‘,MIT were, of course, other minor detail alterations. To revert, after this digression, to Hutchison’s car ; the remains, after being sorted out, received expert. attention. the chassis being cut to 8-ft. wheelbase by liainshaws, of Wimbledon, and tla! engine moved as far to the rear as iiracticable, the propeller shaft, and torque tube being shortened accordingly. Whilst the standard Ford axles were retained, both front and rear, the crown and bevel were changed from the standard 4.1 to I to 3.5 to 1. Apart from the fitting of a Scintilla Vertex magneto the engine alterations were negligible, thin gaskets and a few Pounds off the flywheel being the only departures from standard, even the heatretaining stock exhaust manifolds being used. The radiator remained the same and the bonnet line was unaltered, but a quite respectable body was fitted ; this had no internal strengthening, the wired-edging of the panels tieing the only reinforcement. A ileitly-rolinded tail was later cut off flat, vertivally, to carry two comp.-shod spares (a third could be carried on the near side of the body in a triple Strap Thigatti-pattern sling). Steering was Ford, with a longer drop arm, and a fold-fiat windscreen with twin aero additions and a ” pocket handkerchief ” hood looked after the comfort (?) of the crew. The whole car tipped the scale at 16 cwt., of which more than half came in the right place, over the rear axle. Despite additional and more robust shock-absorbing devices the job was a definite handful at speed (some 85 in se(‘ond) but, as the aim was trials of the tough variety, this was not of major importance, it being extremely difficult to combine the weight distribution of a trials job, with its load over the rear axle, of fuel and spare wheels; with that
required on a racing car.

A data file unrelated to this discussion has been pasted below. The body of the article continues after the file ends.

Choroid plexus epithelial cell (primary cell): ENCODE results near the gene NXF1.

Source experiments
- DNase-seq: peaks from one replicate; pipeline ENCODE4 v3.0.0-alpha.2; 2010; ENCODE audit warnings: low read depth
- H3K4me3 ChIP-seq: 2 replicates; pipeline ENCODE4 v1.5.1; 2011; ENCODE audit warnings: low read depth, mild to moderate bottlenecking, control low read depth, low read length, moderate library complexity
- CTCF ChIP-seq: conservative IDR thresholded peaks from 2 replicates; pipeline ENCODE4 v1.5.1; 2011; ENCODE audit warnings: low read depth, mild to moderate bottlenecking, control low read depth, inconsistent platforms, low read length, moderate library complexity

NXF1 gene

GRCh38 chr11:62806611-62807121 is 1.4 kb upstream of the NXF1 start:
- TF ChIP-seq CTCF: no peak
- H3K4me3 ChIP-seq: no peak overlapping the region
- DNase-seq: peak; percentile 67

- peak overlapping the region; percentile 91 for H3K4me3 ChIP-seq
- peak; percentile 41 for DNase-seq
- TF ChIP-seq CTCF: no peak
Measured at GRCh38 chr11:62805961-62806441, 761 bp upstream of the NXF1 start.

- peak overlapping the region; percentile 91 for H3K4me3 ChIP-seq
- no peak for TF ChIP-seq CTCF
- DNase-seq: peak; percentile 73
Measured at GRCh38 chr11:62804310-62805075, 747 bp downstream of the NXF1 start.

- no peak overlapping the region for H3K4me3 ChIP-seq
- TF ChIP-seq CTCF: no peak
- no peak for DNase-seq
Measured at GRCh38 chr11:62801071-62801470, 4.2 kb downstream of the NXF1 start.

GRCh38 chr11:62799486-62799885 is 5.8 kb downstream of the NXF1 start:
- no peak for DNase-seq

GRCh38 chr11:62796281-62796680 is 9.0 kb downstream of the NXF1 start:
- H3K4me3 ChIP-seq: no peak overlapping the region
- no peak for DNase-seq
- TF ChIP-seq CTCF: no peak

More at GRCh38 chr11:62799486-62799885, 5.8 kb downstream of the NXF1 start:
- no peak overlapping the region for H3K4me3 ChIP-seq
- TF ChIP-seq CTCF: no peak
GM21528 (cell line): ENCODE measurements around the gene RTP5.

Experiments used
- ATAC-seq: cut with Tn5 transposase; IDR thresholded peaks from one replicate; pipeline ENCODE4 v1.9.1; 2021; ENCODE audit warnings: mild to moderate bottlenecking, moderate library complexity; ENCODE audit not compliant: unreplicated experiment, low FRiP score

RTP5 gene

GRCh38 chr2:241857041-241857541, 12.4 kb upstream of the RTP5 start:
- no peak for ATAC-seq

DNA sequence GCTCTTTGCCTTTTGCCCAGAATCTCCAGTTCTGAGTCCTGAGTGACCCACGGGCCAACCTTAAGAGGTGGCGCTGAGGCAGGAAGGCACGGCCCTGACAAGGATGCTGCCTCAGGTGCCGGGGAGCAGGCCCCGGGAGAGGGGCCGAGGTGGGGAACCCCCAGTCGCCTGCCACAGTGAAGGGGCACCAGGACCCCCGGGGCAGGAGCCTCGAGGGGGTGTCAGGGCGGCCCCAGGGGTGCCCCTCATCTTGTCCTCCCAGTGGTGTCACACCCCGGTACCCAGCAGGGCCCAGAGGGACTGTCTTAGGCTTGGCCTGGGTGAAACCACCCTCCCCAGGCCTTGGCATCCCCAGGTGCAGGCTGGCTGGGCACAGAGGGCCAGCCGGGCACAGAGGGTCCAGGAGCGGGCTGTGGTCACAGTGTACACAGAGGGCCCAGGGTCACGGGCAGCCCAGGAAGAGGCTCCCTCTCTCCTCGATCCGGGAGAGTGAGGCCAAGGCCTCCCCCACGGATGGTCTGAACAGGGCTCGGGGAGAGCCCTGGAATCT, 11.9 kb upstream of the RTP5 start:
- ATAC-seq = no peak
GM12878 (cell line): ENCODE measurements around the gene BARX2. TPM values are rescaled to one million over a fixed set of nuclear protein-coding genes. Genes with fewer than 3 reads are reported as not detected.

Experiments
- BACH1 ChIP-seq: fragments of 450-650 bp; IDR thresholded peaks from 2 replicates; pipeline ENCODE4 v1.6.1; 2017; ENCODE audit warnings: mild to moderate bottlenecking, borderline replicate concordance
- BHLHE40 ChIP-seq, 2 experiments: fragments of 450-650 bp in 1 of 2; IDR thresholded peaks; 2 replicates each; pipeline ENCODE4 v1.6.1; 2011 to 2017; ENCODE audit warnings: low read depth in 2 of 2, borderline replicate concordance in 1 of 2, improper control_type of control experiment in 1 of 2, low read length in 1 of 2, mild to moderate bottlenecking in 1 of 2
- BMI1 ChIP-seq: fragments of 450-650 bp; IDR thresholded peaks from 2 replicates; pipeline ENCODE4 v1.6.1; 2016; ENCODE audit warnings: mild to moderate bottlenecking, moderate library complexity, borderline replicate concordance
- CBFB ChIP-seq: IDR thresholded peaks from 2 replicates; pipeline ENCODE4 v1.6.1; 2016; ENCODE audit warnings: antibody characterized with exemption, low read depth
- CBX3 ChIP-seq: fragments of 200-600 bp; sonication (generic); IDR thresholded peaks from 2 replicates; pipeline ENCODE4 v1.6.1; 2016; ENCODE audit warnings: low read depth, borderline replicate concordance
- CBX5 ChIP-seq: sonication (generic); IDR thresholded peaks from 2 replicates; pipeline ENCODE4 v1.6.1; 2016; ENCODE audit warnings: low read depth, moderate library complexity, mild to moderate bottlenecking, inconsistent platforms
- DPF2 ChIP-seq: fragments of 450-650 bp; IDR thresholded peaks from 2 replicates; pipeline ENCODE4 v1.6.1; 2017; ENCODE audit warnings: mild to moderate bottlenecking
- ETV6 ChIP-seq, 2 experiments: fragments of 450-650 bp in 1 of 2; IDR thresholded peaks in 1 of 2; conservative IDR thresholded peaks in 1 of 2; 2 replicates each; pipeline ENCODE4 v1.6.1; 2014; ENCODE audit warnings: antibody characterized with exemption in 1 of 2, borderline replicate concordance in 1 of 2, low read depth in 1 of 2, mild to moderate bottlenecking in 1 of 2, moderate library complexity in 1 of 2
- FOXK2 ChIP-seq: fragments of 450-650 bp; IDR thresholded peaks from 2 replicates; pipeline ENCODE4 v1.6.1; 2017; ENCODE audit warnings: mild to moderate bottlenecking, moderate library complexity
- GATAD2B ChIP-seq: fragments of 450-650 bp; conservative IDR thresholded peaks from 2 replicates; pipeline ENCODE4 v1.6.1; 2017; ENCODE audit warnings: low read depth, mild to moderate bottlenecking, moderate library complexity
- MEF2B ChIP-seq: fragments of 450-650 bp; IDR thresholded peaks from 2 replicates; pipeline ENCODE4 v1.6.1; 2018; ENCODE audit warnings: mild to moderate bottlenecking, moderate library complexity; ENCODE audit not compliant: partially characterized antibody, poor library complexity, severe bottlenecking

When the white vs was sold to ix. S.
Millar, of the Scottish Sports Car Club, it was advertised as `• having secured, in 15 events, 21 a w a rds, including 10 trophies “—a very fine record. It. also Matto second fastest time at Bo’ness to I tarry Souter on a blown Bugatti, less than a second slower. Yet another trials ‘S of which I have constructional details is the Terryford Special. This is the property of N. V. Terry, and iny first opportunity to examine it closely was at the start of the 1938 London Gloucester. It WAS, origimilly, a Model 40, and the chassis alteratii ws are most interesting. The tapered portions of the side members were cut out Completely and the rear cross member cut and shortened ; thus when the side nicrolters were joined, the chassis was shortened by some 2 ft. and was parallel throughout its length. The central cruciform cross-brace had its members shortelied anti rewel(led in its new position. The new chassis was far too short and Terry, realisin!r that he must retain the front cross member in its position in order to keep the engine mounting towards the rear of the chassis, decided to extend forwards. After some weeks’ fruitless search of car-breakers’ yards,